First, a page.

You deserve better. I haven’t always been kind to you.
I’ve assumed your worst intentions.
Doubted your intelligence.
And ridiculed your appearance.
I’ve been judging you: and this is why.
Discovering the worst version of myself
I’ve spent a lot of time as they say–venting. This always felt like a healthy habit, allowing myself to identify the problem, talk about it, and move on.
Interestingly, the problem–whether it was at work or at home–was never me. I dwelled, and spread all of that negativity to those around me who would listen.
A specific example haunts me. An entire year–365 days–went by with me relentlessly ridiculing another person. This individual, in my harsh, delusional mind, was unprepared, unqualified, and unpolished.
Worse, I openly let other people know that I felt this way, and as a true coward, I of course never said it to that person’s face.
Even worse, this person is a she. And instead of empowering her, I delegitimized her.
Not once did I stop to reflect why I was acting boorish.
I was far too busy being right, being smarter, and being better.
In reality, I was becoming, undeniably, the absolute worst version of myself.
Asking a difficult question
It’s okay to not jive with another person. Please, disagree all you want. However, my disrespectful behavior was and is simply not acceptable.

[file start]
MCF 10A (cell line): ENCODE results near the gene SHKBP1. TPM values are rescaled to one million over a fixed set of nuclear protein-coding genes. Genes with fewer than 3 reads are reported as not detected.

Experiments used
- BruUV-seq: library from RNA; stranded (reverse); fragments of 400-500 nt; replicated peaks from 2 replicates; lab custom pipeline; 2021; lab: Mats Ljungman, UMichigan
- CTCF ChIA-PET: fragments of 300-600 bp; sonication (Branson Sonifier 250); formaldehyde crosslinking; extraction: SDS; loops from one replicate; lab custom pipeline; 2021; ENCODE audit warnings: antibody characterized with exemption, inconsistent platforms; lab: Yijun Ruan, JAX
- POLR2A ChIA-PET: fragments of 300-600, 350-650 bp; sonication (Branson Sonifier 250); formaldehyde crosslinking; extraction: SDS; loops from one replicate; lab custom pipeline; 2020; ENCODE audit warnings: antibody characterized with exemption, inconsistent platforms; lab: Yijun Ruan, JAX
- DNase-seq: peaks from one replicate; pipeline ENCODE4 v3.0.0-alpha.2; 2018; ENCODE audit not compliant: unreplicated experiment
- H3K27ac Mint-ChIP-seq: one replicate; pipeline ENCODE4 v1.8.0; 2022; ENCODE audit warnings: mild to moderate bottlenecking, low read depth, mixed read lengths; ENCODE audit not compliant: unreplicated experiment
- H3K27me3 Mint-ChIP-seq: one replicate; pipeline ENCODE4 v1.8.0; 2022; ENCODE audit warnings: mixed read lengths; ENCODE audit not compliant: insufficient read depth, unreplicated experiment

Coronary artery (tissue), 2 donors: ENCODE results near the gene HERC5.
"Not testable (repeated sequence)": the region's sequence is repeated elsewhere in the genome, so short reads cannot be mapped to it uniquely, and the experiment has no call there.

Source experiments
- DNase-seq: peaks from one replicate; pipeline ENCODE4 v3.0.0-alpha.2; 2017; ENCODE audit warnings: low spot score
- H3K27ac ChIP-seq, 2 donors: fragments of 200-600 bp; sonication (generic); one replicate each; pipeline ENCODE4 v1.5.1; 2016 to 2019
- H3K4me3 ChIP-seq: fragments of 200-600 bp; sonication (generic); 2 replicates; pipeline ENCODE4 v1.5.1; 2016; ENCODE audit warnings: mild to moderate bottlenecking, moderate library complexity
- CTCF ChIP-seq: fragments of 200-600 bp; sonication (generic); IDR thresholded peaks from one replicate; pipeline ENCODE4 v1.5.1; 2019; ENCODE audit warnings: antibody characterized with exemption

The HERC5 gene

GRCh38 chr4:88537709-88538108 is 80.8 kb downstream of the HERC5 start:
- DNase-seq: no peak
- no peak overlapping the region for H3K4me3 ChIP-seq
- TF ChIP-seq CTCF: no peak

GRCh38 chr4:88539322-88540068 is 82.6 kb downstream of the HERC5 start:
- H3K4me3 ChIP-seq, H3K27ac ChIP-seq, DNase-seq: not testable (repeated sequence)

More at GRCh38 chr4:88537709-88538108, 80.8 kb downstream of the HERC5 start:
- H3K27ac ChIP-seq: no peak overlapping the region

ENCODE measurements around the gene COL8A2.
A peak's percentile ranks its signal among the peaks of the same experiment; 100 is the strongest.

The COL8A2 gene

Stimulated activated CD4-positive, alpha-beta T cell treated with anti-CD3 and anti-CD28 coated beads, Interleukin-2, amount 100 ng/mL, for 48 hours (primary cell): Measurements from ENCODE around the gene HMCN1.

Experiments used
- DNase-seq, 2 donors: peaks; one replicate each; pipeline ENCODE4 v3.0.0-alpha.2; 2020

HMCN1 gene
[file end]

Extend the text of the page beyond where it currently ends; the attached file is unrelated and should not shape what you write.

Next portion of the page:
So, why was I doing it?
Focusing on you distracts from me, deflecting my own insecurities. It allows me to silence an ugly inner voice that compares me to others. A voice that tells me I’m not:
- Smart enough.
- Successful enough.
- Pretty enough.
- [Insert your favorite] enough.
This version of me was handing negativity out like Halloween candy. It was sinking me, and forced a new revelation–it’s not them, it’s me.
Searching for a solution
Lucky for me, as the problem, I have control over the resolution, and with a little help, I’ve identified three rules:
1.) Stop complaining.
2.) Stop comparing.
3.) Start living.
The first two are self explanatory–but what does start living mean? Simply, identify, and do the things that fill your heart with love and your soul with joy.
For me, that’s snuggling our daughter, laughing with my partner, and walking our pup.
It’s reading novels, listening to politics, and filling pages with prose.
It’s running races, sipping coffee, and the first bite of a warm chocolate chip cookie.
It’s not being a victim, but instead taking ownership of my life, and my actions.
It’s about hearing you, appreciating you, and praising you.
It’s assuming good intentions, spreading kindness, and always being a decent human.
Will there be days of reversion?
Will I hear that nasty voice of judgment and doubt?
But–from now on–I will kindly tell it to shut up.